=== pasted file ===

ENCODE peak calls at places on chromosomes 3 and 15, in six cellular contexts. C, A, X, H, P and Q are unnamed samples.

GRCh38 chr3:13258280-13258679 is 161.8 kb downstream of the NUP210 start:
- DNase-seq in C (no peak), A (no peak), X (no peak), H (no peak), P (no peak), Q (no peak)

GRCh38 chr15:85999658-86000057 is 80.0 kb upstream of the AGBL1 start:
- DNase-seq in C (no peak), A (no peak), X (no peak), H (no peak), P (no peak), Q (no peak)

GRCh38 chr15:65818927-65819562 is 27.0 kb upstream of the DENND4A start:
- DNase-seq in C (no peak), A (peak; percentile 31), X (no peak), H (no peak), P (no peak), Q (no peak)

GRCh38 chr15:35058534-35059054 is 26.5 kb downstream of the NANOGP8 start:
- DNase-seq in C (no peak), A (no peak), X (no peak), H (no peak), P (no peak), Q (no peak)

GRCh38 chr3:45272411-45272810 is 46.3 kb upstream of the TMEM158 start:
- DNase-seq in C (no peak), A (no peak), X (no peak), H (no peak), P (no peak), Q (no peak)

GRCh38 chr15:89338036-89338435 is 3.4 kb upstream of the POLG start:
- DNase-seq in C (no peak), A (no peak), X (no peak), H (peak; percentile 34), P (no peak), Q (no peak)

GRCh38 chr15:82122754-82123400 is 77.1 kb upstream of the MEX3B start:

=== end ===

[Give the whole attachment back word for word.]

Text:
ENCODE peak calls at places on chromosomes 3 and 15, in six cellular contexts. C, A, X, H, P and Q are unnamed samples.

GRCh38 chr3:13258280-13258679 is 161.8 kb downstream of the NUP210 start:
- DNase-seq in C (no peak), A (no peak), X (no peak), H (no peak), P (no peak), Q (no peak)

GRCh38 chr15:85999658-86000057 is 80.0 kb upstream of the AGBL1 start:
- DNase-seq in C (no peak), A (no peak), X (no peak), H (no peak), P (no peak), Q (no peak)

GRCh38 chr15:65818927-65819562 is 27.0 kb upstream of the DENND4A start:
- DNase-seq in C (no peak), A (peak; percentile 31), X (no peak), H (no peak), P (no peak), Q (no peak)

GRCh38 chr15:35058534-35059054 is 26.5 kb downstream of the NANOGP8 start:
- DNase-seq in C (no peak), A (no peak), X (no peak), H (no peak), P (no peak), Q (no peak)

GRCh38 chr3:45272411-45272810 is 46.3 kb upstream of the TMEM158 start:
- DNase-seq in C (no peak), A (no peak), X (no peak), H (no peak), P (no peak), Q (no peak)

GRCh38 chr15:89338036-89338435 is 3.4 kb upstream of the POLG start:
- DNase-seq in C (no peak), A (no peak), X (no peak), H (peak; percentile 34), P (no peak), Q (no peak)

GRCh38 chr15:82122754-82123400 is 77.1 kb upstream of the MEX3B start: